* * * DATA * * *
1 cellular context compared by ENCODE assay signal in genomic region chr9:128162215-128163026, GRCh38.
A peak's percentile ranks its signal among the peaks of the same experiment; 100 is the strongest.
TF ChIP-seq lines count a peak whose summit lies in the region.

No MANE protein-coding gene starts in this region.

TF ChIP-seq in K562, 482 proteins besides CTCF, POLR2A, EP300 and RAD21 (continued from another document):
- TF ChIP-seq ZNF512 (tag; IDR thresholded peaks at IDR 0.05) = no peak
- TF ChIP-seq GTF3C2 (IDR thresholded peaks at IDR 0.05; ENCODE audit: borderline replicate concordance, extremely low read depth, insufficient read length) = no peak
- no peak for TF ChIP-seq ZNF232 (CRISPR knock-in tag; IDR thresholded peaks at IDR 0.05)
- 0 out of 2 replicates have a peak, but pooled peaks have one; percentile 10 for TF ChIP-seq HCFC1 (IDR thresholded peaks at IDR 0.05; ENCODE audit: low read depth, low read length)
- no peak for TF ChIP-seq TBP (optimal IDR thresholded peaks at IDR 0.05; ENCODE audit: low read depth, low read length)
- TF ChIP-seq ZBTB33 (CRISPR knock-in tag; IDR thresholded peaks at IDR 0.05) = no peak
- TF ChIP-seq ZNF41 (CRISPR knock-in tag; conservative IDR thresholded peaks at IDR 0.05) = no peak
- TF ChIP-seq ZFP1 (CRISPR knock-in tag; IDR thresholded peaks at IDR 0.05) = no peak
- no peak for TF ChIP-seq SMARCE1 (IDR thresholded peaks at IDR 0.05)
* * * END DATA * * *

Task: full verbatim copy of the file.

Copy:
1 cellular context compared by ENCODE assay signal in genomic region chr9:128162215-128163026, GRCh38.
A peak's percentile ranks its signal among the peaks of the same experiment; 100 is the strongest.
TF ChIP-seq lines count a peak whose summit lies in the region.

No MANE protein-coding gene starts in this region.

TF ChIP-seq in K562, 482 proteins besides CTCF, POLR2A, EP300 and RAD21 (continued from another document):
- TF ChIP-seq ZNF512 (tag; IDR thresholded peaks at IDR 0.05) = no peak
- TF ChIP-seq GTF3C2 (IDR thresholded peaks at IDR 0.05; ENCODE audit: borderline replicate concordance, extremely low read depth, insufficient read length) = no peak
- no peak for TF ChIP-seq ZNF232 (CRISPR knock-in tag; IDR thresholded peaks at IDR 0.05)
- 0 out of 2 replicates have a peak, but pooled peaks have one; percentile 10 for TF ChIP-seq HCFC1 (IDR thresholded peaks at IDR 0.05; ENCODE audit: low read depth, low read length)
- no peak for TF ChIP-seq TBP (optimal IDR thresholded peaks at IDR 0.05; ENCODE audit: low read depth, low read length)
- TF ChIP-seq ZBTB33 (CRISPR knock-in tag; IDR thresholded peaks at IDR 0.05) = no peak
- TF ChIP-seq ZNF41 (CRISPR knock-in tag; conservative IDR thresholded peaks at IDR 0.05) = no peak
- TF ChIP-seq ZFP1 (CRISPR knock-in tag; IDR thresholded peaks at IDR 0.05) = no peak
- no peak for TF ChIP-seq SMARCE1 (IDR thresholded peaks at IDR 0.05)